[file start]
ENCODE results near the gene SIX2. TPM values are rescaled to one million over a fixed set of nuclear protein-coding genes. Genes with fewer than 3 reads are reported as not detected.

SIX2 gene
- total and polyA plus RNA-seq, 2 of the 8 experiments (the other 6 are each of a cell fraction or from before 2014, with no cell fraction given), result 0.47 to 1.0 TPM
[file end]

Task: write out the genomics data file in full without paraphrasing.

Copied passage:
ENCODE results near the gene SIX2. TPM values are rescaled to one million over a fixed set of nuclear protein-coding genes. Genes with fewer than 3 reads are reported as not detected.

SIX2 gene
- total and polyA plus RNA-seq, 2 of the 8 experiments (the other 6 are each of a cell fraction or from before 2014, with no cell fraction given), result 0.47 to 1.0 TPM